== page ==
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Wrestling with Regret

Wrestling with Regret
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By Nina Malkin

“It’s like a stone in my soul, a nagging ache that won’t go away.” That’s how Dave Greene* describes living with the knowledge of his greatest indiscretion: More than a decade ago, he had a brief affair. Dave never told his wife and, sadly, she recently passed away. “I did a terrible thing, and made it worse by dishonesty,” says Dave, 58, who is tortured by the notion that if he hadn’t cheated, his wife might still be alive.

Such profound regret may be illogical, but that doesn’t make it any less agonizing. And while Frank Sinatra sang that his were “too few to mention,” many of us reach the mid-century mark wrestling with this most unsavory of emotions.

“Regret is the ‘woulda, coulda, shoulda’ you experience when you cannot let go of something you did or said—or didn’t do or say,” explains Southern California psychotherapist Tina Tessina, Ph.D. (www.tinatessina.com), author of It Ends With You: Grow Up and Out of Dysfunction. “It can build up over the years, so that by the time you reach midlife the pile is high enough to impede your progress.”

Believe it or not, some of us subconsciously cling to regret, because beating yourself up can feel like much-deserved penance. But bottom line, if you can’t get free of your past, you’ll cheat yourself out of the rewarding present and future that you (yes, you) deserve.

Deal with Wrongdoing

To err is fundamentally human, so if you’ve betrayed a spouse, been unscrupulous in business or otherwise behaved poorly, don’t let it plague the rest of your life. If possible, come clean, apologize and atone—if you’re sincere, you’ll hopefully be forgiven. If the person you wronged is no longer in your life, discuss what you did with others—in therapy, a church group, or simply with friends. Getting it out of your system may put your act in perspective, and will certainly be a huge load off. Dave, for example, is working out his issues in grief counseling.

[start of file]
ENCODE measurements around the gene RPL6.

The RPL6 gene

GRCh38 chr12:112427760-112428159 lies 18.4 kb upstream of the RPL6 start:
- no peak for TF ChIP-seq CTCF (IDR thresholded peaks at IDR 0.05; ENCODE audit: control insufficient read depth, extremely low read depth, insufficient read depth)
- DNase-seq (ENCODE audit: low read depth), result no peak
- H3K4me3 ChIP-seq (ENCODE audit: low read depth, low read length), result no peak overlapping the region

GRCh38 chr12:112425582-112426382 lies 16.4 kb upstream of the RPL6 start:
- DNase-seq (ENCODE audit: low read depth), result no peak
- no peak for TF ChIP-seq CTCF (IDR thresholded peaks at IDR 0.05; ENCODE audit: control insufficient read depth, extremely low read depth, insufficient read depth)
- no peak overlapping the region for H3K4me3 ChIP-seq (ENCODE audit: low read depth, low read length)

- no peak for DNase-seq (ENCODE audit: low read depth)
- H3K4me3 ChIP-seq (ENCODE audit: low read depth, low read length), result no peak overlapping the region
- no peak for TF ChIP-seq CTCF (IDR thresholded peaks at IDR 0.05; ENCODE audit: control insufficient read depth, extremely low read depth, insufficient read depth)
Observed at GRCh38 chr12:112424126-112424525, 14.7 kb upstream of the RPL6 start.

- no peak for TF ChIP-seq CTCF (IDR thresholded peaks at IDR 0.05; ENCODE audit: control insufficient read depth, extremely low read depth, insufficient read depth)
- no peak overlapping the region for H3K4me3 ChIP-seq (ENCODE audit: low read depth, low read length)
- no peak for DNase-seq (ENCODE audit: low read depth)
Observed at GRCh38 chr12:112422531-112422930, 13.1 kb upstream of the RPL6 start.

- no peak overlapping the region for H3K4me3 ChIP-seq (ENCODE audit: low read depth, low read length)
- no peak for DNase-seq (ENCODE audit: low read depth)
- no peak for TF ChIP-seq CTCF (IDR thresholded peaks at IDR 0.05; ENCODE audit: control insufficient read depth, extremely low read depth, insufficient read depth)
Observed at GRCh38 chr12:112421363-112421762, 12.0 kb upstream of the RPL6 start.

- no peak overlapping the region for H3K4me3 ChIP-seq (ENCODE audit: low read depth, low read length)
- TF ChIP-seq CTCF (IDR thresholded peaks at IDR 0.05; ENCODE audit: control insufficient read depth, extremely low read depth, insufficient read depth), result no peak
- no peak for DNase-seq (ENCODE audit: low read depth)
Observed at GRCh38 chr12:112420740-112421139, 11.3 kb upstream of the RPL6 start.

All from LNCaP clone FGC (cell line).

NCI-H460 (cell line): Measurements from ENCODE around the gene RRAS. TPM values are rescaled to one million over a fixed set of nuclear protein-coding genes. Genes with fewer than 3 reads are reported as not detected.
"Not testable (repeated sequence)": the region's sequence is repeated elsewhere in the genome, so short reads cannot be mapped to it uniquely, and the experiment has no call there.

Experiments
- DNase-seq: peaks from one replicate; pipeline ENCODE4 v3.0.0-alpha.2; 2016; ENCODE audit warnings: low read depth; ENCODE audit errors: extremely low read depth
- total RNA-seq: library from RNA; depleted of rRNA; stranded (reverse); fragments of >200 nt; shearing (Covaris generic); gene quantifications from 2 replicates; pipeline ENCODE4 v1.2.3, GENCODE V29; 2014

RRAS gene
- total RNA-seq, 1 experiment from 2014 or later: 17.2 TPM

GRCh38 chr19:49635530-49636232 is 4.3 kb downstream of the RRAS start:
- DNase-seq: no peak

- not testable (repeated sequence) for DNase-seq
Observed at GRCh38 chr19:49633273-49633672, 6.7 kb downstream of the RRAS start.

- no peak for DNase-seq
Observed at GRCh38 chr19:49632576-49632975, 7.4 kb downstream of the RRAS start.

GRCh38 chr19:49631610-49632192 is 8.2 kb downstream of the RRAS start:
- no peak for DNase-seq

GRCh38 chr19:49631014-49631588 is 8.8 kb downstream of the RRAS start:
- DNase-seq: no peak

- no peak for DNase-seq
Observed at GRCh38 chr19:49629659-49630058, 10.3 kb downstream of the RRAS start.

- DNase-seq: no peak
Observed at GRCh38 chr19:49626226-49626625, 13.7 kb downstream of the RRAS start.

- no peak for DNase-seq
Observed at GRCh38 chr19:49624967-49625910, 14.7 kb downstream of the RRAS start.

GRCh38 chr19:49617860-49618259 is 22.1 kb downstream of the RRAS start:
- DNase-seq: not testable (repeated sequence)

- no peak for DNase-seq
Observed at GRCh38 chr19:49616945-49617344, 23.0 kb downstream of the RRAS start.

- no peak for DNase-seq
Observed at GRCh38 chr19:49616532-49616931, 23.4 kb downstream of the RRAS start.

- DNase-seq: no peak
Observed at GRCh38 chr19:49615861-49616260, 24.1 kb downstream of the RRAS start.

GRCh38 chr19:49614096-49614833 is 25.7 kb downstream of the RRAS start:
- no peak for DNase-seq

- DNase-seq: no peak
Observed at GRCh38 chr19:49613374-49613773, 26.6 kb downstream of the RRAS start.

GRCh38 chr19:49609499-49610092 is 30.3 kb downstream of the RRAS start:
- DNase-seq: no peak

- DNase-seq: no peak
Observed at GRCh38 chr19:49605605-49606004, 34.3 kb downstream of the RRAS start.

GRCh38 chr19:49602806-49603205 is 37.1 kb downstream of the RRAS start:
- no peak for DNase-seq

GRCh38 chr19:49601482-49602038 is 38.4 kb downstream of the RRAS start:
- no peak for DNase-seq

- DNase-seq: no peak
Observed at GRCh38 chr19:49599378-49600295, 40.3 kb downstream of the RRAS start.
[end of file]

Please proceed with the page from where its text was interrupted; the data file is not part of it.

As you seek the forgiveness of others, it’s equally important to forgive yourself. Doing so doesn’t mean that you condone your action; it means that you accept it—a crucial distinction. Learning from mistakes and resolving not to repeat them is far more productive than wallowing in regret. Truly forgive yourself and you’ll break the tape loop that keeps replaying your transgression. Once free, when you do think about what happened, you’ll feel less anger and shame.

Chart a New Course

“I come from a big family and always assumed I’d have kids,” says Kate O’Connor*, 52. “But I was very career focused when I was younger, and married late.” Although Kate and her husband tried to become pregnant, it didn’t happen—and today she admits, “I regret being so selfish; it cost me a family of my own.”

Few people reach age 50 having accomplished everything on their agenda. Perhaps you let “the one” get away, didn’t manage to travel the world or went for the sure-thing profession rather than follow your creative muse. While it’s hardly uncommon to find yourself at midlife ruing a road not taken, it serves nothing to stew in disappointment. Instead, take steps toward satisfying those unrequited goals, be they personal or professional.

“As a mature adult, you have the opportunity to focus on living the life you always wanted to live, tempered by the wisdom you have gained through your experiences,” Tessina points out. “Up to this point, your life may have been centered around other peoples’ wants and the demands of work, home, and family. Although those responsibilities may continue, now you should have more time for you.”

View disappointment through the lens of perspective. Since having kids is off the table for Kate, she maintains a strong relationship with her nieces and nephews, and volunteers at a day-care center to satisfy her maternal instincts. Your first love may be unattainable (you did try to locate him/her through social media, right?), but surely there are others who possess those qualities you appreciated—so put yourself out there and date. Making art is about the pleasure of the process, not whether or not the result is a hit with the public. If you yearn to paint, write, make music, go for it; take a class if you’re not sure where to start.

“It’s never too late to be who you might have been,” says Tessina. “Believe that truth, explore within and you’ll move towards making your dreams a reality.”

* Names have been changed.

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An all-around wordsmith, Nina Malkin is a journalist, novelist, copywriter and memoirist. She’s also an avid collector of lovely things from eras past—read her musings at http://www.vintagevirna.blogspot.com/